Jill-All-Alone is caught as a witch. Long Tom defends her, with a courage that prompts Essex to extol the virtues of the Yeomen of England. Jill has found Bessie's missing letter and gives it to Essex.

With majesty, Queen Elizabeth enters. 'God save Elizabeth' sings the chorus in welcome.

Wilkins has meanwhile been thrown into the Thames by the people of Windsor. But, coming out, he makes the best of his wet state to sing a comic song with a catalogue of fish and its tribute to Elizabeth as 'mistress of the sea'. The chorus joins in.

The Finale of Act 1 is begun by Bessie Throckmorton, who heralds the coming entertainment with a song. It is a tale of Robin Hood. The others present join in, and Queen Elizabeth sighs: 'Would queens could love as Marion did!'. Long Tom, the forester, steps forward to ask Elizabeth's protection for Jill-All-Alone, whom he loves. Four tradesmen of Windsor, on the other hand, speak up against Jill. Jill sings mysteriously of the power of love. The May Queen of Windsor accuses her of witchcraft, and Essex hands to the Queen the letter which Jill had found.
Elizabeth sees that the letter is a love-poem making the acrostic 'Bessie', and recognises Raleigh's handwriting. But she gladly assumes the name 'Bessie' is meant to represent
herself - until Raleigh, stepping forward, confesses that his love is for Bessie Throckmorton. The Queen, furious, condemns Jill to be taken to Windsor castle and burned as a witch.,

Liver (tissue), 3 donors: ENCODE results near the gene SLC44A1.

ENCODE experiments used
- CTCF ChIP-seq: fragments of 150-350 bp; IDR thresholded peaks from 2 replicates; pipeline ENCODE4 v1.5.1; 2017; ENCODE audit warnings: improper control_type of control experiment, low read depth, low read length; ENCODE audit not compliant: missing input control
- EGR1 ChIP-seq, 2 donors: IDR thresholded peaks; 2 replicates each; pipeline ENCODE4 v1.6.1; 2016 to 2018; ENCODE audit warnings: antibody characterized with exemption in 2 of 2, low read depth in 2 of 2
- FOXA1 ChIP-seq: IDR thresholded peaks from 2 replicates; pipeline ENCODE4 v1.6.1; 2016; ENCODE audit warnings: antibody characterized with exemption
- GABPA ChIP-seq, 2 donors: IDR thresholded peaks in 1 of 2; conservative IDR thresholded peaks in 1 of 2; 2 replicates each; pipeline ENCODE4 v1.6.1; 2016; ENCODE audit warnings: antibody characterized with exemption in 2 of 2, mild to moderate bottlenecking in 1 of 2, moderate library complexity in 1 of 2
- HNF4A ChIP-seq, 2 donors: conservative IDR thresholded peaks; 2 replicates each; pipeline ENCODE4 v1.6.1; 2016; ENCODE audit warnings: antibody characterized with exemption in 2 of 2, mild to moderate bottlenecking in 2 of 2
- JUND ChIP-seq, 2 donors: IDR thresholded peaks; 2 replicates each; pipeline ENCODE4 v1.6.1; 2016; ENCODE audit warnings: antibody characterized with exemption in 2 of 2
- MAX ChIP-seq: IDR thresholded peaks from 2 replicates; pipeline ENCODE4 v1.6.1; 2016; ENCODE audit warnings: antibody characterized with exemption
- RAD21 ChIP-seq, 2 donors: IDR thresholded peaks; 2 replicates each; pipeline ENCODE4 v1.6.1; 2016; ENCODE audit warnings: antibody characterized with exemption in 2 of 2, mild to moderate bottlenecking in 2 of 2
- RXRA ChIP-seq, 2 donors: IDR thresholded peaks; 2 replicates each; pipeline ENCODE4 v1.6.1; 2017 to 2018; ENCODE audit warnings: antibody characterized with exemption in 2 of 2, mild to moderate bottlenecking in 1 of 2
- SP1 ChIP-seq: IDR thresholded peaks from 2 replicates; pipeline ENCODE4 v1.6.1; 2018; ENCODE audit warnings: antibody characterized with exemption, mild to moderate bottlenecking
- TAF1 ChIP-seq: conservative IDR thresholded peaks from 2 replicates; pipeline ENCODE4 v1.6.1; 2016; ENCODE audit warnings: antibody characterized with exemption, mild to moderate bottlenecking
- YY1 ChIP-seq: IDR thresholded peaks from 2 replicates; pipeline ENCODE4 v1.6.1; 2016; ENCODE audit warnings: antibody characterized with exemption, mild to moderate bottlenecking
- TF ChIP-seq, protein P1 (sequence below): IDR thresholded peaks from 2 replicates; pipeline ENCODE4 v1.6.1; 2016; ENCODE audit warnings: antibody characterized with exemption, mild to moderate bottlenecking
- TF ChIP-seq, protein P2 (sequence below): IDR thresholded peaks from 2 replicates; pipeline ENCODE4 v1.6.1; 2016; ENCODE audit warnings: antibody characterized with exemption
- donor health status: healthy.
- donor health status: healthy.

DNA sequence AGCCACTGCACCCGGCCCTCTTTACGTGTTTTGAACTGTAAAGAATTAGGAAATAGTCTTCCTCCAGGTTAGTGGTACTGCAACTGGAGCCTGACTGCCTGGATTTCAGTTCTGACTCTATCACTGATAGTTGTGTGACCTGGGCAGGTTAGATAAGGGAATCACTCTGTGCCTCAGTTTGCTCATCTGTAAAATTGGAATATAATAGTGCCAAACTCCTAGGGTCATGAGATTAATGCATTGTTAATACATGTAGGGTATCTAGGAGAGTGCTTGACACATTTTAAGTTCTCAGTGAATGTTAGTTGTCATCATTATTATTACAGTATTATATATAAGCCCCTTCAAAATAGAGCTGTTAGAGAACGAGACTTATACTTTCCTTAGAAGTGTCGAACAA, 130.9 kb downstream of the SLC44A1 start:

Bessie to be taken to the castle and imprisoned, and Raleigh to be confined to his country house.

A troop of morris dancers enters, ready to play its part in the entertainment, and the company takes up the refrain of Bessie's song - while the Queen stands by, silent. The curtain falls.

The curtain rises on Act II to show a glade in Windsor Forest. Off-stage, the chorus of revelling Windsor folk are heard singing while on stage, surprisingly, is Jill-All-Alone who sings pointedly to the cat in her arms.

"and the dragon will come ...."
And the Dragon will come when it hears the drum at a minute or two to two!

Jill and Bessie have both escaped from the castle through a secret passage once used by King Hal. A quartet celebrating the King's escapades, is now sung by Jill, Bessie and the two foresters, Long Tom and Big Ben, who have appeared. They leave, and there enter the two actors from London (Wilkins and Simkins) and the men's chorus. Discussing the entertainment to be presented to the Queen, they agree that artistic considerations don't matter, provided that the tune can be played on a big brass band. The Queen, meanwhile, plans to poison Bessie.

Jill and Raleigh sing of the love they each hope for.


The previously heard chorus of revelry now comes on stage, and then follows the Rustic Dance.

Raleigh, disguised, joins the group which is to present the entertainment. He plans to rescue Bessie, his 'English rose', whom he still believes imprisoned

Raleigh as Robin Hood, Wilkins as Friar Tuck, and Long Tom as Little John now rehearse their parts in 'The Play of Robin Hood' . Little John fights Robin Hood with staves and beats him. They leave, and Bessie enters to sing her waltz-song.